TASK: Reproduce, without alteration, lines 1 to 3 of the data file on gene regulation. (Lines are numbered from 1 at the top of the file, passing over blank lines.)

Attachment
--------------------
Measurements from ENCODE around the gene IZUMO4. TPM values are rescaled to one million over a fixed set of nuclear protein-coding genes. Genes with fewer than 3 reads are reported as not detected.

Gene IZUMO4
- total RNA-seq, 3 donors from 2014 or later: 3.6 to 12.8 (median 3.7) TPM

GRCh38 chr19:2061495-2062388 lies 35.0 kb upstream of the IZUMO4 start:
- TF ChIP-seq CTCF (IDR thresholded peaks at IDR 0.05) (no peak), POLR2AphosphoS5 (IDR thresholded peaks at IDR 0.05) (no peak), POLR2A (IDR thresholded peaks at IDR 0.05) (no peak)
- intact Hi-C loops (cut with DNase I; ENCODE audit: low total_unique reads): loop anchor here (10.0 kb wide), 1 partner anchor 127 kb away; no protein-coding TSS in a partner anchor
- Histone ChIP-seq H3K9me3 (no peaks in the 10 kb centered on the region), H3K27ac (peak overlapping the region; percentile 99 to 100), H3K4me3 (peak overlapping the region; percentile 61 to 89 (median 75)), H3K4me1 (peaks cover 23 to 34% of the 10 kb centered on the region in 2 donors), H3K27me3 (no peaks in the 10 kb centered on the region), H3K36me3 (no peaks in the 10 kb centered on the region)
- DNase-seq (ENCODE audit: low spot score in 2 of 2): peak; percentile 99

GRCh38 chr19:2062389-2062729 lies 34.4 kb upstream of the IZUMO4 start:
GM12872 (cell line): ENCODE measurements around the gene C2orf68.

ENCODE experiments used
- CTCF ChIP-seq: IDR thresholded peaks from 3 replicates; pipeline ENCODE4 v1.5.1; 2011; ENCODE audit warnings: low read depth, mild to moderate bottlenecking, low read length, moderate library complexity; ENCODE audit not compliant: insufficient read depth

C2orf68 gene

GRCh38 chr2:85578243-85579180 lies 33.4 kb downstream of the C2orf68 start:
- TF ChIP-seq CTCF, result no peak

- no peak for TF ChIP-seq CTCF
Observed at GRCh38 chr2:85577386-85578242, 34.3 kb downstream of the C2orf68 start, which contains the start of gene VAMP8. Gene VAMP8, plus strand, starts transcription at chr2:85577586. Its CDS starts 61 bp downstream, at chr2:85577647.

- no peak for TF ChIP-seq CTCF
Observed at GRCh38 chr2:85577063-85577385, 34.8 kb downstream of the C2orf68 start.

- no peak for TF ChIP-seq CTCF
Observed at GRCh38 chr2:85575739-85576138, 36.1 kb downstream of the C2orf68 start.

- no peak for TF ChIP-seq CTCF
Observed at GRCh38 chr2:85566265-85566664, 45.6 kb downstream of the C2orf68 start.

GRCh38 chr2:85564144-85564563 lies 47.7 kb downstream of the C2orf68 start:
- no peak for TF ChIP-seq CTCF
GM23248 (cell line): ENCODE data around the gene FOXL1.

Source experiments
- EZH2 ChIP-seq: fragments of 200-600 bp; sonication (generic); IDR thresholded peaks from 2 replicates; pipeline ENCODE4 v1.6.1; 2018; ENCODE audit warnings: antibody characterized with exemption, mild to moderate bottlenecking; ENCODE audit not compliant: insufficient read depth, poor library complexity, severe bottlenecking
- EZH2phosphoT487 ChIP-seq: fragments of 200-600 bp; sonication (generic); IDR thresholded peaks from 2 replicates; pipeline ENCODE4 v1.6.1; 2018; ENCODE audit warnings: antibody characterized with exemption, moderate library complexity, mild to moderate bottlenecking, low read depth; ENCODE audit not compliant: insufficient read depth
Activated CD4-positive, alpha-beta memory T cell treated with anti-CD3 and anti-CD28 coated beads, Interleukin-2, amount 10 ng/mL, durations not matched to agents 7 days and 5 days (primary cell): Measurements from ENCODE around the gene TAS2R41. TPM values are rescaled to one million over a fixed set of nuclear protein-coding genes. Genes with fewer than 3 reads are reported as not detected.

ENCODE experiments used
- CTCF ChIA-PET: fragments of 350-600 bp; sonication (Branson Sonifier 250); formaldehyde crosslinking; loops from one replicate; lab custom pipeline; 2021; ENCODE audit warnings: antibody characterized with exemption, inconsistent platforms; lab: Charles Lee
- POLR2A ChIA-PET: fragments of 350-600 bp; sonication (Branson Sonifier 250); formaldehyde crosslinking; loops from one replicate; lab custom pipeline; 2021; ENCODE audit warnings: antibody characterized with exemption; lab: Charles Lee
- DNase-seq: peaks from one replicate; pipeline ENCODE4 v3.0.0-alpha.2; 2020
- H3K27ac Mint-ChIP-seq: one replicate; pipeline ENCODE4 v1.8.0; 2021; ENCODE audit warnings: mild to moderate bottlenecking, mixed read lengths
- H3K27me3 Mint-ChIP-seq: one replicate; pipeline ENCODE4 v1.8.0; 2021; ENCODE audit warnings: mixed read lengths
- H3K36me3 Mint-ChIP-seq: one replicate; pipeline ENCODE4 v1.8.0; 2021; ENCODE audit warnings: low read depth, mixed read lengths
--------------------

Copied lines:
Measurements from ENCODE around the gene IZUMO4. TPM values are rescaled to one million over a fixed set of nuclear protein-coding genes. Genes with fewer than 3 reads are reported as not detected.

Gene IZUMO4
- total RNA-seq, 3 donors from 2014 or later: 3.6 to 12.8 (median 3.7) TPM